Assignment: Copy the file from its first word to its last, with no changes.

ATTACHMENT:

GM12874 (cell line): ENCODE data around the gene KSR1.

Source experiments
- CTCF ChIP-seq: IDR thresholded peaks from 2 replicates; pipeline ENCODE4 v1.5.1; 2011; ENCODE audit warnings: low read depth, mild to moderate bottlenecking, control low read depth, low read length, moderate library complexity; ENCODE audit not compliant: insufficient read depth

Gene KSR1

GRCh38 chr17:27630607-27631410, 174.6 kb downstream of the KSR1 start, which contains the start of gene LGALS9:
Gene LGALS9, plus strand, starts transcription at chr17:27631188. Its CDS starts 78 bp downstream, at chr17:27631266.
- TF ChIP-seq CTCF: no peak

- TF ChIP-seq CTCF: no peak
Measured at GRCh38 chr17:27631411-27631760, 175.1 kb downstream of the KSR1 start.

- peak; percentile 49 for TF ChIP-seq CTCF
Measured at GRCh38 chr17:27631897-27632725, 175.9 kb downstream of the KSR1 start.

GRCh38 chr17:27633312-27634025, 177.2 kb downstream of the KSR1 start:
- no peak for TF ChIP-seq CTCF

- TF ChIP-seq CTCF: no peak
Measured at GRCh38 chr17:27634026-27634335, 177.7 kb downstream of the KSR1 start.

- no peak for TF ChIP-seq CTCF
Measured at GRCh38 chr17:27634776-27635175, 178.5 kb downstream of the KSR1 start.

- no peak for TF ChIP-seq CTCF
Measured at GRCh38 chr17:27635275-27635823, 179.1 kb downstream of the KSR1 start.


GM12874 (cell line): ENCODE data around the gene KSR1.

Source experiments
- CTCF ChIP-seq: IDR thresholded peaks from 2 replicates; pipeline ENCODE4 v1.5.1; 2011; ENCODE audit warnings: low read depth, mild to moderate bottlenecking, control low read depth, low read length, moderate library complexity; ENCODE audit not compliant: insufficient read depth

Gene KSR1

GRCh38 chr17:27630607-27631410, 174.6 kb downstream of the KSR1 start, which contains the start of gene LGALS9:
Gene LGALS9, plus strand, starts transcription at chr17:27631188. Its CDS starts 78 bp downstream, at chr17:27631266.
- TF ChIP-seq CTCF: no peak

- TF ChIP-seq CTCF: no peak
Measured at GRCh38 chr17:27631411-27631760, 175.1 kb downstream of the KSR1 start.

- peak; percentile 49 for TF ChIP-seq CTCF
Measured at GRCh38 chr17:27631897-27632725, 175.9 kb downstream of the KSR1 start.

GRCh38 chr17:27633312-27634025, 177.2 kb downstream of the KSR1 start:
- no peak for TF ChIP-seq CTCF

- TF ChIP-seq CTCF: no peak
Measured at GRCh38 chr17:27634026-27634335, 177.7 kb downstream of the KSR1 start.

- no peak for TF ChIP-seq CTCF
Measured at GRCh38 chr17:27634776-27635175, 178.5 kb downstream of the KSR1 start.

- no peak for TF ChIP-seq CTCF
Measured at GRCh38 chr17:27635275-27635823, 179.1 kb downstream of the KSR1 start.